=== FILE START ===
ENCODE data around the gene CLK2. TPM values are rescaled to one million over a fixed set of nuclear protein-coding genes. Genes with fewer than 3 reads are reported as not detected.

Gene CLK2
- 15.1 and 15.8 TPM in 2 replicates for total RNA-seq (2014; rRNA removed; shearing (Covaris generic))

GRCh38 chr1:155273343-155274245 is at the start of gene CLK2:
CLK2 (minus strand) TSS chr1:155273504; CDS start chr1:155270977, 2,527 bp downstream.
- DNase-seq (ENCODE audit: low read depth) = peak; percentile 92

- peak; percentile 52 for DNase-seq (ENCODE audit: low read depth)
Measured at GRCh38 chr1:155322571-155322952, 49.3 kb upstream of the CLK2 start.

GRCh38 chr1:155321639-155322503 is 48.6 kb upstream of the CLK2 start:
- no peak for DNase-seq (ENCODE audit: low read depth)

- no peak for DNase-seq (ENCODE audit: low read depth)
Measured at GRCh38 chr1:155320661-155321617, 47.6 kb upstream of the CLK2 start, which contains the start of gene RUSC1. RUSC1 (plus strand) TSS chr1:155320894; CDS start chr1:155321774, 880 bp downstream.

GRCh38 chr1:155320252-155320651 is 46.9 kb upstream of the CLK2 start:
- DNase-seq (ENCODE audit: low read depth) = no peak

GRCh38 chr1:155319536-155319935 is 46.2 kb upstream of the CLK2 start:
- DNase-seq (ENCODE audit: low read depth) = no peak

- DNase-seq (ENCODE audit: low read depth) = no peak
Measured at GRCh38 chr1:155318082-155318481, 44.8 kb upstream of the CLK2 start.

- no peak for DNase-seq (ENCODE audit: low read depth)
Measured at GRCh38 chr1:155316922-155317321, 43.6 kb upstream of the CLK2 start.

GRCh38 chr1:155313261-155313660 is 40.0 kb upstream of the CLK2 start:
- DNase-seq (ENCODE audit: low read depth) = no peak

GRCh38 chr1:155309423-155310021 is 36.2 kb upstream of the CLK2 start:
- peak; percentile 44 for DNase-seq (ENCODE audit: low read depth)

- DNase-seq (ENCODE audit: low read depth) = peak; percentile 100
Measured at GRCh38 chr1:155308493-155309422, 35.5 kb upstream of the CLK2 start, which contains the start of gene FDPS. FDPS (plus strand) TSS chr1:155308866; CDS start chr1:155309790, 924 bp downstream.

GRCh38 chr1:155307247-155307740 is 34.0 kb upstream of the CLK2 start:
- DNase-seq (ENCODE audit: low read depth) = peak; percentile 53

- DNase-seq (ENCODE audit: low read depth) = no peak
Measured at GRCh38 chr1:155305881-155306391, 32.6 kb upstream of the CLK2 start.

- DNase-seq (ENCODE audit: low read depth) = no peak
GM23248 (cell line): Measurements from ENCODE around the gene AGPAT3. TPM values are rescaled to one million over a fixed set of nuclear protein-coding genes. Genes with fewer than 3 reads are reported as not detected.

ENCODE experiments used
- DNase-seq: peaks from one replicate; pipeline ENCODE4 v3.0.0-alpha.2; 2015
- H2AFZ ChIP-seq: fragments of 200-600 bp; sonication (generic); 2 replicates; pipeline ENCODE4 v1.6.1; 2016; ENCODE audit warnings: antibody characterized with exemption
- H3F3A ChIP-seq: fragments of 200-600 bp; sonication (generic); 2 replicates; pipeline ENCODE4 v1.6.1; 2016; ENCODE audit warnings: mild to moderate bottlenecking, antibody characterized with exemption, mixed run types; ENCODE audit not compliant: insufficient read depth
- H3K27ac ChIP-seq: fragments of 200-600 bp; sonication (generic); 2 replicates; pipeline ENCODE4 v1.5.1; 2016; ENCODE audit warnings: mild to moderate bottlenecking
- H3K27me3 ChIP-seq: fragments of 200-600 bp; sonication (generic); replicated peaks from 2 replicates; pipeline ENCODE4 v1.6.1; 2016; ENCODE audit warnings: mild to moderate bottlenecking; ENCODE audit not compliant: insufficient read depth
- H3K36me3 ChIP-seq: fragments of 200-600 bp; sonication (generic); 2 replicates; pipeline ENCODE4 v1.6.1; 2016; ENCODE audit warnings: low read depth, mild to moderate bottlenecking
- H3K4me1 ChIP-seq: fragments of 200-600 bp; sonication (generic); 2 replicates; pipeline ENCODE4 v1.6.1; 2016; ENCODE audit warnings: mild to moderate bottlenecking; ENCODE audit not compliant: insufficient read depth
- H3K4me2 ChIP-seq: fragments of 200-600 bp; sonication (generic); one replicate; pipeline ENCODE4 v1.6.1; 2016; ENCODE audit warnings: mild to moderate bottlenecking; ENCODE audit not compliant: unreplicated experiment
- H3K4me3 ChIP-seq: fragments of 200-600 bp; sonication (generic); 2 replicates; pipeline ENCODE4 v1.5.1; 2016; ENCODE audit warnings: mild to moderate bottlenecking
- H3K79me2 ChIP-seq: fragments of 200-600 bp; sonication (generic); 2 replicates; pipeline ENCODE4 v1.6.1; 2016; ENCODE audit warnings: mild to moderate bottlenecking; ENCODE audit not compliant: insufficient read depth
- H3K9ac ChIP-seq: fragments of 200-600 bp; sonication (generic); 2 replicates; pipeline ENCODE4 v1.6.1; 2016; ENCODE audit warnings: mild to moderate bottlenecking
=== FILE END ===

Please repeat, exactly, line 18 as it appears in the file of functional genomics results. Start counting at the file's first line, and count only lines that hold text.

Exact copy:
Measured at GRCh38 chr1:155318082-155318481, 44.8 kb upstream of the CLK2 start.